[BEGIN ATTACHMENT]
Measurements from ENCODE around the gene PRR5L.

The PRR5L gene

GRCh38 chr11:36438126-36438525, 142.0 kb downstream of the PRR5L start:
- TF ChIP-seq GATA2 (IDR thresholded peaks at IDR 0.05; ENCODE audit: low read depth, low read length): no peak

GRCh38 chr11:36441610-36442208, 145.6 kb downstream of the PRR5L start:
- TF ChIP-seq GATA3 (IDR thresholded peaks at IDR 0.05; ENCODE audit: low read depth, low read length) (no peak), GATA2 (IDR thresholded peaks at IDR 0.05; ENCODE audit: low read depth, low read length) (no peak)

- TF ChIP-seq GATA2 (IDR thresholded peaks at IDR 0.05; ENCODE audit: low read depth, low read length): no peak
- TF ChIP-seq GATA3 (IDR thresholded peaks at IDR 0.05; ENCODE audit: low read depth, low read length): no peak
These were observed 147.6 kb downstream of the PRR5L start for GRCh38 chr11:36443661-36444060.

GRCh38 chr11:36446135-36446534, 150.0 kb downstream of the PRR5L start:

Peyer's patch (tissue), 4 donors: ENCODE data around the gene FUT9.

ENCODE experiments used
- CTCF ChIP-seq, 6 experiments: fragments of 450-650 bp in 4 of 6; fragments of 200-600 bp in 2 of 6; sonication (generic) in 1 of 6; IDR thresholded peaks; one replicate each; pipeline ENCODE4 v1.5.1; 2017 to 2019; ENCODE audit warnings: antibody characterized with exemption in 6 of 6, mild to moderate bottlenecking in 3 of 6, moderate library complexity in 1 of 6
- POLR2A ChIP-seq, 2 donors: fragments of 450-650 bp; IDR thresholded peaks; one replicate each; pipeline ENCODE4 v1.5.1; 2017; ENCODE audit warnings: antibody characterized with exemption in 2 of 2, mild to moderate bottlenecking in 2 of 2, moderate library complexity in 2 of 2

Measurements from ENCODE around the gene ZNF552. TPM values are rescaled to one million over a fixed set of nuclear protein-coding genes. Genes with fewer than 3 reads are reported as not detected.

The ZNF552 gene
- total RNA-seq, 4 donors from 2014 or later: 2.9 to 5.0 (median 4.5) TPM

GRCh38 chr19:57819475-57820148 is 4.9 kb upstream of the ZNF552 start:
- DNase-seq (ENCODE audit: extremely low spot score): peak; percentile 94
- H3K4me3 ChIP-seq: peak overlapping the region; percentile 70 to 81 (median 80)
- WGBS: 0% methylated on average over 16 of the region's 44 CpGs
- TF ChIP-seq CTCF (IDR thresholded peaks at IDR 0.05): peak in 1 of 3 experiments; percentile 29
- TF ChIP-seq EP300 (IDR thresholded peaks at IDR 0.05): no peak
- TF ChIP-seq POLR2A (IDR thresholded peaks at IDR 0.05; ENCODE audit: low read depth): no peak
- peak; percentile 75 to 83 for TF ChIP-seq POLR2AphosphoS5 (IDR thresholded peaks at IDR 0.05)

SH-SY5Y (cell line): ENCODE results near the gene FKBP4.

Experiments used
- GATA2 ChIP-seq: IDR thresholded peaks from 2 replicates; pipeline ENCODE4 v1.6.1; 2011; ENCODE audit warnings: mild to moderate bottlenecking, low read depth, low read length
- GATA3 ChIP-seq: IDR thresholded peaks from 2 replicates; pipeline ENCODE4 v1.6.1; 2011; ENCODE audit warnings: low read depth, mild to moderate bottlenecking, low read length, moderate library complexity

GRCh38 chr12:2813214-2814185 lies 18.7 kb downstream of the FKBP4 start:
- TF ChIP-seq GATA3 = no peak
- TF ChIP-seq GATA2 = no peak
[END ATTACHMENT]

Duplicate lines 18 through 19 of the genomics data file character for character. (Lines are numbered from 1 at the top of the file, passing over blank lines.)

GRCh38 chr19:57819475-57820148 is 4.9 kb upstream of the ZNF552 start:
- DNase-seq (ENCODE audit: extremely low spot score): peak; percentile 94